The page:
This is another essay that I’ve been regularly re-reading for a couple of decades. Its importance to me comes down to a specific and limited quote which I’ll come to at the end. The essay’s main point concerning the effect of reproducibility on the status of works is straightforward. It’s easy enough to see how this essay may have inspired Roland Barthes, Guy Debord’s idea of the spectacle, later notions about the simulacrum and so on. However, it’s in the detail of the argument that Benjamin demonstrates his depth of perception. One of its central ideas is the loss of ‘aura’ that accompanies reproducible artworks. Benjamin links this aura to the idea of what he calls ‘cultic’ value. Cultic value is present when the existence or presence of something is more important than its actual display – as in religious artefacts. This is the first of a pair of oppositions that Benjamin articulates – cultic value versus display value. Benjamin makes a clear case for how photography upsets the notion of the original and the aura of art. But his best insights are reserved for his analysis of film. In particular, one of his most beautiful metaphors – and another oppositional structure – is in the way the magician versus the surgeon parallels the relationship between a painting and film. This is worth quoting in detail:
“The surgeon constitutes one pole of an arrangement in which the other is occupied by the magician. The stance of the magician healing an invalid by laying-on of hands differs from that of the surgeon performing an operation on that invalid. The magician maintains the natural distance between himself and the patient…the surgeon does the opposite: he reduces the distance to the patent a great deal (by actually going inside him)…Magician and surgeon behave like painter and cameraman. The painter, while working, observes a natural distance from the subject; the cameraman, on the other hand, penetrates deep into the subject’s tissue.”
What Benjamin is describing is how film is surgical in that it is a series of chopped up fragments – camera edits, changes in zoom, differing levels of detail, etc. all the while remaining invisible. It moves in and out, can alter the duration of time, and alter space and points of view. The painter’s painting is by contrast synthetic and always about that particular view held by the painter regardless of whether it is a landscape or abstract work of art.
The camera is such a potent force that the aura of the actor has no chance of surviving, the way it still does on a theatre stage. Hence, “[f]ilm’s response to the shrivelling of aura is an artificial inflation of ‘personality’ outside the studio.” This is Benjamin in 1936 describing the cult of celebrity we now accept as natural.
There are also interesting hints about the way film creates the possibility behind Warhol’s famous statement about everyone getting their ’15 minutes of fame’, that is, about the logic behind the appetite for reality TV shows (the lack of any shortage of people aspiring to claim their quarter-hour). There is also an interesting analysis of how film provides us with the idea that we are all experts of some sort when it comes to appraising what we’ve seen; the opposite of what most people feel in front of art, which is generally a sense of inadequacy.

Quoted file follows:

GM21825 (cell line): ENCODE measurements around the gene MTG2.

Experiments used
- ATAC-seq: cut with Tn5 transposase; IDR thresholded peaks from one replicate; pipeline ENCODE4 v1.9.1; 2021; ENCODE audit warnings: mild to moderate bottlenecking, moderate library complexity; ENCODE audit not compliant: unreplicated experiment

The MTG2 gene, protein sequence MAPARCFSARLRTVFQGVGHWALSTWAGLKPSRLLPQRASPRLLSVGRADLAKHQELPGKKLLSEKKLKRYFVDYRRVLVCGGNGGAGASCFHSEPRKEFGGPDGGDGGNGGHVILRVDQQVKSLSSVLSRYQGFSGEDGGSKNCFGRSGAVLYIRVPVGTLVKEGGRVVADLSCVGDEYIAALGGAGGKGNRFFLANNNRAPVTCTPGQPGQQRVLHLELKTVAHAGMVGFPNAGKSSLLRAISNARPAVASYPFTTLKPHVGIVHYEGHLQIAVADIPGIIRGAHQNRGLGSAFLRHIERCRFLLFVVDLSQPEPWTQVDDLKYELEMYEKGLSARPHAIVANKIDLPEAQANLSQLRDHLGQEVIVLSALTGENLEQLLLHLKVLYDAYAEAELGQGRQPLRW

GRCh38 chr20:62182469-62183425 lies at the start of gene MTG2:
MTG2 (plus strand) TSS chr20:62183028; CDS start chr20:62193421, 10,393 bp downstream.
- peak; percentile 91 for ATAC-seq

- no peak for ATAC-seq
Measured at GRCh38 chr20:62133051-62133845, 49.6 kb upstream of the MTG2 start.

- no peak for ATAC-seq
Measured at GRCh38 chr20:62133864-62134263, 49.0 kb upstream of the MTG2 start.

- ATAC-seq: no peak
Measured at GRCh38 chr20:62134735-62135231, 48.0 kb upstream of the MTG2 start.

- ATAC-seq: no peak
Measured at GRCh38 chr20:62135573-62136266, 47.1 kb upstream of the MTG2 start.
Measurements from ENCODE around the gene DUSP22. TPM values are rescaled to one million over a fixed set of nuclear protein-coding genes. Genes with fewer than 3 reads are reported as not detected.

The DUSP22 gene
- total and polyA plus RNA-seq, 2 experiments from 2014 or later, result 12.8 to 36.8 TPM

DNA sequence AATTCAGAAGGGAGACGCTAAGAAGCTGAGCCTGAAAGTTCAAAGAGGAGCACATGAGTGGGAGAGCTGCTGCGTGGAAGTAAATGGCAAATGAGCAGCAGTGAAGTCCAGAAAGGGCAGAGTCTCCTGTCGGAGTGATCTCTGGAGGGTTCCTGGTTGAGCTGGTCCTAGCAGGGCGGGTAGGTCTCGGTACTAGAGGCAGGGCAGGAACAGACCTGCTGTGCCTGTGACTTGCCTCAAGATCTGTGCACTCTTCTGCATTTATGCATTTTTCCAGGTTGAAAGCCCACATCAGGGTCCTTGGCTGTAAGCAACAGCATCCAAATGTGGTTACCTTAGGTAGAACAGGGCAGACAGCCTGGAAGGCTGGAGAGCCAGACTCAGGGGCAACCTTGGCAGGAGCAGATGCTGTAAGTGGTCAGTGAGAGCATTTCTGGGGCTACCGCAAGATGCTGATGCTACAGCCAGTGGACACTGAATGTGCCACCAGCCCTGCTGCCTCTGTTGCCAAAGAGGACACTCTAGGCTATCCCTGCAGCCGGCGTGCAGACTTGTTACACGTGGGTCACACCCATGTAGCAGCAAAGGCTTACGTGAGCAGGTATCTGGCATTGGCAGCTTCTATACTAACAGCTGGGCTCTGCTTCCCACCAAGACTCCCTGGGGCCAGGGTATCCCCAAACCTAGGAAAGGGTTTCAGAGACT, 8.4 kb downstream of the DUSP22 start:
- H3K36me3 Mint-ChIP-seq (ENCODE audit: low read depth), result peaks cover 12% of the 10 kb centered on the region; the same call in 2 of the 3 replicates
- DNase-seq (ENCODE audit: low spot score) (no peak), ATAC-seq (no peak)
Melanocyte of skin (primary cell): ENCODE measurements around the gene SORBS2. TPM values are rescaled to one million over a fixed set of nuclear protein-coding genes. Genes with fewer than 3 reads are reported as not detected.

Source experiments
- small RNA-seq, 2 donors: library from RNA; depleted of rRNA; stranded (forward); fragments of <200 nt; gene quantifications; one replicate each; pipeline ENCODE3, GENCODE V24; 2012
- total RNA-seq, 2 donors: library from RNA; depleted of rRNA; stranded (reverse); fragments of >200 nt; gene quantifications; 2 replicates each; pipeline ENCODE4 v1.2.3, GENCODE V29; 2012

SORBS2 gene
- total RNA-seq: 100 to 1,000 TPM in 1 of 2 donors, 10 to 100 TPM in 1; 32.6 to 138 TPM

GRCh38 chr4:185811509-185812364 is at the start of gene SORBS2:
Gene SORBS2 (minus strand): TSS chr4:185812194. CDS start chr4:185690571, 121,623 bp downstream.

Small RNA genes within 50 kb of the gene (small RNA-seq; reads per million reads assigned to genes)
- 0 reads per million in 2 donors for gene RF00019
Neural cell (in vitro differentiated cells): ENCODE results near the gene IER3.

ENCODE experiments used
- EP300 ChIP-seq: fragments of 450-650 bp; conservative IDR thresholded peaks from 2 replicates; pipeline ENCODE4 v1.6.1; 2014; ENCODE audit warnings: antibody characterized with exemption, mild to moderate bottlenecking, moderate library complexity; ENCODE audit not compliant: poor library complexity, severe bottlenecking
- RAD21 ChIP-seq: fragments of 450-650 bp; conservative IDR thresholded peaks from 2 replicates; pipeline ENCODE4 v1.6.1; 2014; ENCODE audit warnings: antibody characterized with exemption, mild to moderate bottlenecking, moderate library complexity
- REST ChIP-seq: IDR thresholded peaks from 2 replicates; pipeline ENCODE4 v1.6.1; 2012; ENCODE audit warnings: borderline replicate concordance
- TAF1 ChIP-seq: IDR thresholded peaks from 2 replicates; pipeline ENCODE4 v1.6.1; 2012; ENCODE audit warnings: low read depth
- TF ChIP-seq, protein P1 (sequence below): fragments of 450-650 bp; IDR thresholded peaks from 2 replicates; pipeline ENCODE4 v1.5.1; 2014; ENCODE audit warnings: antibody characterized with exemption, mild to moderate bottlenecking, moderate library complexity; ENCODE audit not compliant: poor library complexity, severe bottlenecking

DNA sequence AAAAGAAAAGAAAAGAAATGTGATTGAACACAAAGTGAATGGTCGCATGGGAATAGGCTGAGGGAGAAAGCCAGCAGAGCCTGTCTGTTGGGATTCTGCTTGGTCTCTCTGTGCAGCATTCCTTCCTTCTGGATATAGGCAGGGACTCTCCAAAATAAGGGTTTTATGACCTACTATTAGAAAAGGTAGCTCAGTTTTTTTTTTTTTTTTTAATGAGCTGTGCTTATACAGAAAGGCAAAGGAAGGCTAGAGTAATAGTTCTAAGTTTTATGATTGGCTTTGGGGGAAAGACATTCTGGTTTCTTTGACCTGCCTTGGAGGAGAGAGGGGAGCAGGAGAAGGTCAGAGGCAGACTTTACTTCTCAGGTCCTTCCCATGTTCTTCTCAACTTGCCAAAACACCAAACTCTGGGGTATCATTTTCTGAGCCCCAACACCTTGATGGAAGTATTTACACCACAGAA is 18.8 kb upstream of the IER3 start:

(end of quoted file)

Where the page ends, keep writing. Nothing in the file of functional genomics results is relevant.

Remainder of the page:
My interest in this essay is in one of the oppositions that he sets up in order to demonstrate the conceptual differences between things normally seen as fairly similar. Without further ado:
“Distraction and concentration form polar opposites which may be stated as follows: A man who concentrates before a work of art is absorbed by it… In contrast, the distracted mass absorbs the work of art. This is most obvious with regard to buildings. Architecture has always represented the prototype of a work of art the reception of which is consummated by a collectivity in a state of distraction.”
This has, for me, settled the debate as to whether architecture is art. The difference isn’t utility, as is often suggested. Art has its use as well although we know that there is a big difference in what use and function mean in architecture as opposed to art. Benjamin’s focus on the mode of reception – what our frame of being is when we experience something – allows us to invoke use, but not make it central. That is, the state of distraction that is present when we experience architecture is caused by use. The way we are aware of the architecture of a kitchen is mediated by the fact that we are making toast and thinking about catching the bus so as not to be late for work. When in front of a work of art, we generally choose to concentrate on it, to examine it, thereby giving it its space and our attention fully. You might, however, cease to concentrate on your original Matisse hanging in your living room after several weeks or months. And you choose to stand before a building and consider it as art in a fully attentive and concentrated manner. However, these latter two examples are not how they are primarily meant to be apprehended. So while architecture may be taken in as art that is not its essential mode of reception. Now think back to Duschamp’s urinal installation and you’ll understand why it is a work of art and the one in your neighbourhood pub isn’t.